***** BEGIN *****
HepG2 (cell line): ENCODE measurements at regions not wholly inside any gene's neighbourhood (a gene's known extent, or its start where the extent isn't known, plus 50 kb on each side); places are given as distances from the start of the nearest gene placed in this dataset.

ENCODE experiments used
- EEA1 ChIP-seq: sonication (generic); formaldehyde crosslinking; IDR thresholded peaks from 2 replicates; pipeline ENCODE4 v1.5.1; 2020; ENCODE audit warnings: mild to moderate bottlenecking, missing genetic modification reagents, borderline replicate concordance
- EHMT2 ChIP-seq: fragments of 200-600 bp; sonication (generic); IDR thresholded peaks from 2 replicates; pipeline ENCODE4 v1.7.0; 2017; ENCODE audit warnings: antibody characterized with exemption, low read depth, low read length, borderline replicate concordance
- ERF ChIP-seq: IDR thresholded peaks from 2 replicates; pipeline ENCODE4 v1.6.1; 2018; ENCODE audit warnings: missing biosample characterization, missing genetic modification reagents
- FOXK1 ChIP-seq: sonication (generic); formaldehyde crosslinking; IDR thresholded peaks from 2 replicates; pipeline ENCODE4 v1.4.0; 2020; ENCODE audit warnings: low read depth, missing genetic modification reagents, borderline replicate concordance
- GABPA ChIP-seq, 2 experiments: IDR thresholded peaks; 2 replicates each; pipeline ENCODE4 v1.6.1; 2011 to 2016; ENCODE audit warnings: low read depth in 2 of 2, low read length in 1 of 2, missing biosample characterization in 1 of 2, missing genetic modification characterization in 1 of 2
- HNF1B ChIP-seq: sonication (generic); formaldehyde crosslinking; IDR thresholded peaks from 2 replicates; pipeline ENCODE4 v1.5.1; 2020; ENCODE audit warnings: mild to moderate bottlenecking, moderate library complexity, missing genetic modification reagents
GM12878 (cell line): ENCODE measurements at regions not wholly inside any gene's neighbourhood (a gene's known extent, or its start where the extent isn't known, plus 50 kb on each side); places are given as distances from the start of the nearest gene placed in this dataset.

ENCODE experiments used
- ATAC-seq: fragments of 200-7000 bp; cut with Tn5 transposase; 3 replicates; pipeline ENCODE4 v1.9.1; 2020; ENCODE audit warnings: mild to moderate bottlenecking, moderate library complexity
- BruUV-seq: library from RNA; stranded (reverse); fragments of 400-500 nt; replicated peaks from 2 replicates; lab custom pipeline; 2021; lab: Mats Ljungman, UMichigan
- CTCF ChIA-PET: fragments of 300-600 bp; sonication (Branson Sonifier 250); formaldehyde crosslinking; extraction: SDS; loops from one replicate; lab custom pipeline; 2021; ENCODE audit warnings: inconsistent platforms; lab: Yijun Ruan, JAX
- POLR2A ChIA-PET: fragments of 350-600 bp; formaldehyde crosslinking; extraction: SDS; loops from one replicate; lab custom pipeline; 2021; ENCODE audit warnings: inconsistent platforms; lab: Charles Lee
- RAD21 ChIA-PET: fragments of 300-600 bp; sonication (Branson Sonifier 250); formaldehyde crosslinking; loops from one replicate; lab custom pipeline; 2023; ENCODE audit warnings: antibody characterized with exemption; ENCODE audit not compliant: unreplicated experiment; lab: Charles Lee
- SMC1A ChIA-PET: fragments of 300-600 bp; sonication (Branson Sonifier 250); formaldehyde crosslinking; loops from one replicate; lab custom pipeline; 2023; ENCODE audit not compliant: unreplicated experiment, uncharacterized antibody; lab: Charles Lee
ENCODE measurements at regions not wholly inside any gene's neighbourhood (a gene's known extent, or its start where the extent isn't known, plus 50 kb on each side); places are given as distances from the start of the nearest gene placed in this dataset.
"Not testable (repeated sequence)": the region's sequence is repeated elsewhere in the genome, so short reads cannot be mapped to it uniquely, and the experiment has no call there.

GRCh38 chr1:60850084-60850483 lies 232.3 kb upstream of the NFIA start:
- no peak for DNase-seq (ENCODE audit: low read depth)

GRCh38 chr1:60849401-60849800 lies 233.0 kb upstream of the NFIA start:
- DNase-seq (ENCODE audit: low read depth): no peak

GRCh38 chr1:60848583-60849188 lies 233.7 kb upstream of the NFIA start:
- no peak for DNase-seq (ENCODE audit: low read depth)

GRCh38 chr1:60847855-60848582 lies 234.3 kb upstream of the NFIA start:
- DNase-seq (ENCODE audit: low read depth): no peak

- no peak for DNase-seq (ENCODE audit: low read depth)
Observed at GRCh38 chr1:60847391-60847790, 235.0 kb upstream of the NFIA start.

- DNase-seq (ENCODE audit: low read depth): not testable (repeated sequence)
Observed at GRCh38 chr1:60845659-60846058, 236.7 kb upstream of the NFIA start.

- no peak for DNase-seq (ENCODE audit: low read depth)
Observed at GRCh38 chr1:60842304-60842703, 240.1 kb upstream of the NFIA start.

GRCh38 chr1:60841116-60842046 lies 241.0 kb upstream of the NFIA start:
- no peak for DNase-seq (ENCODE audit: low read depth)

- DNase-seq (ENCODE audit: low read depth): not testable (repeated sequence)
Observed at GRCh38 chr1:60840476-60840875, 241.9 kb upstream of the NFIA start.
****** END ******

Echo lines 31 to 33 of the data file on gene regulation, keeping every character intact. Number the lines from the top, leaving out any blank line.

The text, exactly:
- no peak for DNase-seq (ENCODE audit: low read depth)
Observed at GRCh38 chr1:60842304-60842703, 240.1 kb upstream of the NFIA start.

GRCh38 chr1:60841116-60842046 lies 241.0 kb upstream of the NFIA start: